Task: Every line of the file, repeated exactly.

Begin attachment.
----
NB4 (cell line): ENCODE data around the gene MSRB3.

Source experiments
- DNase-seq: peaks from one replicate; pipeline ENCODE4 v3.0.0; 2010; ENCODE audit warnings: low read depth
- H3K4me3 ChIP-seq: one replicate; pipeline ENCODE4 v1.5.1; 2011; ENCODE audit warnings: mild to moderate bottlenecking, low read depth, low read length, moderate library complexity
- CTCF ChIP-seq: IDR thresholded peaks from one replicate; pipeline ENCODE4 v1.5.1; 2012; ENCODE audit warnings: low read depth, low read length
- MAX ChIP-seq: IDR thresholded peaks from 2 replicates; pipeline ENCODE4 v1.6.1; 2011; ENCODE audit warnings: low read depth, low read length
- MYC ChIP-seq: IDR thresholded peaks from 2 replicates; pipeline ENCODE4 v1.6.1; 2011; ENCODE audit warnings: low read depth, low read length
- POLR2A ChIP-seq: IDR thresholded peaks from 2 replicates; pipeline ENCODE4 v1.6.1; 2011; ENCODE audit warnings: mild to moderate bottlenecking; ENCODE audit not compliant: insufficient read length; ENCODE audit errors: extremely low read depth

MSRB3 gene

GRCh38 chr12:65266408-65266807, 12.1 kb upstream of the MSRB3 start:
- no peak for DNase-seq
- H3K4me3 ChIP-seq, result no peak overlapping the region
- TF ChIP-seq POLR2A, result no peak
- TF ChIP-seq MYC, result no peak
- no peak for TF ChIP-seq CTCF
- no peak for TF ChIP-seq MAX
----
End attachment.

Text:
NB4 (cell line): ENCODE data around the gene MSRB3.

Source experiments
- DNase-seq: peaks from one replicate; pipeline ENCODE4 v3.0.0; 2010; ENCODE audit warnings: low read depth
- H3K4me3 ChIP-seq: one replicate; pipeline ENCODE4 v1.5.1; 2011; ENCODE audit warnings: mild to moderate bottlenecking, low read depth, low read length, moderate library complexity
- CTCF ChIP-seq: IDR thresholded peaks from one replicate; pipeline ENCODE4 v1.5.1; 2012; ENCODE audit warnings: low read depth, low read length
- MAX ChIP-seq: IDR thresholded peaks from 2 replicates; pipeline ENCODE4 v1.6.1; 2011; ENCODE audit warnings: low read depth, low read length
- MYC ChIP-seq: IDR thresholded peaks from 2 replicates; pipeline ENCODE4 v1.6.1; 2011; ENCODE audit warnings: low read depth, low read length
- POLR2A ChIP-seq: IDR thresholded peaks from 2 replicates; pipeline ENCODE4 v1.6.1; 2011; ENCODE audit warnings: mild to moderate bottlenecking; ENCODE audit not compliant: insufficient read length; ENCODE audit errors: extremely low read depth

MSRB3 gene

GRCh38 chr12:65266408-65266807, 12.1 kb upstream of the MSRB3 start:
- no peak for DNase-seq
- H3K4me3 ChIP-seq, result no peak overlapping the region
- TF ChIP-seq POLR2A, result no peak
- TF ChIP-seq MYC, result no peak
- no peak for TF ChIP-seq CTCF
- no peak for TF ChIP-seq MAX